Ebony talks. Shawna & Sheena have been dealing drugs. Jimmie owes them $40. On that night, Ebony was in one car with Shawna. Michelle & Sheena were in a second car. They were cruising around, when by chance, they come across Jimmie in that fateful parking lot. They demand money. He doesn’t have the money. Michelle rants, calls him names, threatens him. He still doesn’t have money. Michelle works herself into a murderous rage. She pulls the trigger because she is angry, not because it will get her the money.
Ebony recalls seeing Jimmie fall in slow motion. She runs away. The murder, she says, was “senseless & stupid.” About the non-existent money, she says, “You can’t get blood from a turnip.”
With Ebony’s testimony, Lt. Joe issues three warrants for first-degree murder. All three turn themselves in. All three are 17 years old, & are charged as adults.
With a plea bargain, Michelle is convicted of second-degree murder & sentenced to twenty years in prison. Sheena is sentenced to eight years’ probation. In a jury trial, Shawna is acquitted.
Ebony Jones describes herself back then as “young & dumb & crazy.” Under a witness protection program, she relocates & starts a new life. She goes to church. She works in the community. She says she does her best to be a good person.
Lt. Joe summarizes this taking of a human life over a small amount of money & at the hands of a teenager. It “doesn’t make much sense.”
The murderers: You won’t be surprised to hear that Lt. Joe describes these three women as “scum of the earth.” He figures the IQ level at 85. One twin may have been acquitted on this case, but soon enough, she was in prison on other convictions. Lt. Joe doesn’t know for sure, but he believes all three are now either dead or locked up. That’s certainly how they were tending.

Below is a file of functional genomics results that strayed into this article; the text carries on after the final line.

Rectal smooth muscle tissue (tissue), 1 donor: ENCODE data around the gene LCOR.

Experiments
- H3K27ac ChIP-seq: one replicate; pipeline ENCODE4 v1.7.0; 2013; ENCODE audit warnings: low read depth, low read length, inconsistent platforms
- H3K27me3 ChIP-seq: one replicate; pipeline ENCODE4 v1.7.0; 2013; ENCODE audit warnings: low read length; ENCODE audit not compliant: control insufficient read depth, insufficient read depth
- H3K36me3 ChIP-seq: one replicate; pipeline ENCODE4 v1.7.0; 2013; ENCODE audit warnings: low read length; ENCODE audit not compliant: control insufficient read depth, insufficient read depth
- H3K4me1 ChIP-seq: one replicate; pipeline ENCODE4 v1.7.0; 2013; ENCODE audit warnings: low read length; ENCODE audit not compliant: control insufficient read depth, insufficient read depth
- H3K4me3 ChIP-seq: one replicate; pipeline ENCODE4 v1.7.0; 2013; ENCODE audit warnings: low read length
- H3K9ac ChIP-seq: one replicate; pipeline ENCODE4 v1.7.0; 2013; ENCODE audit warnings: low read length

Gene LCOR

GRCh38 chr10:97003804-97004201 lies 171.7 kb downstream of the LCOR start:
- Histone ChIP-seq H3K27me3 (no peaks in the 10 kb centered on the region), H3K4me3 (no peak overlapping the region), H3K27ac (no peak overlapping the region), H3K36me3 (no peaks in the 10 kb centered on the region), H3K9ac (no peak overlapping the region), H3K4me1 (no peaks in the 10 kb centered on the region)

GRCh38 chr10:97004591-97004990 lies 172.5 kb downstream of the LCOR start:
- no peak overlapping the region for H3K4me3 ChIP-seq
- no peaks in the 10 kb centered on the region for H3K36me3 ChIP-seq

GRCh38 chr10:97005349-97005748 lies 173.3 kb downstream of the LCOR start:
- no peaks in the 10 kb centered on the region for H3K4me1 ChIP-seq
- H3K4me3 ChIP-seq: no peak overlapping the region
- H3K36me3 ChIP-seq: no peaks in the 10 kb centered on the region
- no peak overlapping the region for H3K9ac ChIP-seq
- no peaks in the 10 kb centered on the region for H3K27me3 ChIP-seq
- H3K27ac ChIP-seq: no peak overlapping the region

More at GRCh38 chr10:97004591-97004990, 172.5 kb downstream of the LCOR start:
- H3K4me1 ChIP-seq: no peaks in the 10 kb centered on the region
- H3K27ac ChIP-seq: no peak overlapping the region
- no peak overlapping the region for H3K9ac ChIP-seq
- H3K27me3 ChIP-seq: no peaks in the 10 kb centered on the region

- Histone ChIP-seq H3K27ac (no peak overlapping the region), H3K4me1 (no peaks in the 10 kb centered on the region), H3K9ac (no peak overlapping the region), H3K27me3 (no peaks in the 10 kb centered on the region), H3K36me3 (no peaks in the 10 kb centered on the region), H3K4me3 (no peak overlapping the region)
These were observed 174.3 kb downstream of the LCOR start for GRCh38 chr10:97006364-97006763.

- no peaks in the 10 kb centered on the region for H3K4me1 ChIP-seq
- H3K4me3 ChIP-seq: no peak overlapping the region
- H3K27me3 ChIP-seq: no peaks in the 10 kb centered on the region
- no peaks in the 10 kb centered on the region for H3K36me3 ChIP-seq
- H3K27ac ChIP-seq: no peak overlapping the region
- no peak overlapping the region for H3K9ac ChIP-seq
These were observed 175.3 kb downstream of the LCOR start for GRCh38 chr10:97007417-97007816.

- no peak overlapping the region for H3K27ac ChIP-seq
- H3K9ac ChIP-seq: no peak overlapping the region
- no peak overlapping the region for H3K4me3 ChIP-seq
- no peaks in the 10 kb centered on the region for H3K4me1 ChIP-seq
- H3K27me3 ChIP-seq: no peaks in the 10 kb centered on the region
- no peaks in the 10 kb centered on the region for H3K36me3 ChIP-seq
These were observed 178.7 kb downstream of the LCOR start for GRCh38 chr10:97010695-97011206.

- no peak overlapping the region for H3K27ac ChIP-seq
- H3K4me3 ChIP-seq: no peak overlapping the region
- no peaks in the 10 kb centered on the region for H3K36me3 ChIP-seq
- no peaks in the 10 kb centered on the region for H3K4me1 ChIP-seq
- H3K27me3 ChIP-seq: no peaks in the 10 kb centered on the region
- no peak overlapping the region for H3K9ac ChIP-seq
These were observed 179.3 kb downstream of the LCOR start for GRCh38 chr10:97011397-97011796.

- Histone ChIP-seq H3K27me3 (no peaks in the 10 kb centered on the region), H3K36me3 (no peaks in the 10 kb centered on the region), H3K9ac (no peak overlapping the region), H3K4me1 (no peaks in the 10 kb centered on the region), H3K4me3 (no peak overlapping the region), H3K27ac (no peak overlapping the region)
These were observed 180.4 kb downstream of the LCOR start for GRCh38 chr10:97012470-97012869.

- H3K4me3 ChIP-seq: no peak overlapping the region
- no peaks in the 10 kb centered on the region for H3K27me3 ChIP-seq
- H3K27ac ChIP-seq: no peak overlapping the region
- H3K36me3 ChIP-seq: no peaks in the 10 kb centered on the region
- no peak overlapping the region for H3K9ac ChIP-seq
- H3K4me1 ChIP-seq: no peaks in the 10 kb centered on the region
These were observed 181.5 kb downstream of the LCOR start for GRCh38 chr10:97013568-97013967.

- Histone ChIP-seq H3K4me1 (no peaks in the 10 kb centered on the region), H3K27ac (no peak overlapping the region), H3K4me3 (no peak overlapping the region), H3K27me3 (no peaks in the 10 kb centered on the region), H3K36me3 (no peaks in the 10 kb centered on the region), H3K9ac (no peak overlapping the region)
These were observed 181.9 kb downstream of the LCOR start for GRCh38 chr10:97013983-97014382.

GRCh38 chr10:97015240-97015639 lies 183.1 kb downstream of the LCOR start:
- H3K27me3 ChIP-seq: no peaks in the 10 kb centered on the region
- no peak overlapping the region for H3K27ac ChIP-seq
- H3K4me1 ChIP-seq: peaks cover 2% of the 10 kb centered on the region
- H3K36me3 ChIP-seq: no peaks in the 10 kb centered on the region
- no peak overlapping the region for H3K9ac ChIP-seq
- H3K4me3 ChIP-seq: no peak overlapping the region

The sentences: In this case, the plea bargain makes sense. This actually was second-degree murder, an unplanned killing. Michelle didn’t plan to find Jimmie that night. She found him by happenstance.
The motive: Killing Jimmie was not going to pay his debt. So the killing wasn’t really about money. It was about rage, Lt. Joe says, & because this young woman had the ability to kill.
A sort of happy ending: When all this happened, Ebony Jones was 17 years old & alone. She had no father, & as Lt. Joe puts it, her mother was “in the wind.” She was hanging around with bad people. Given the difficult decision about whether to talk to police, she had no one to advise or guide her.
Imagine where this life was taking her. She was on a path toward prison or an early grave. On the witness protection program, she moved to Arizona. She started a new life. She appears to be on an entirely different life path.
Lt. Joe says he could have moved her to the next block, & the dimwits of her neighborhood would never have found her.
But note that on screen, all these years later, she is wearing dark glasses & a large hat.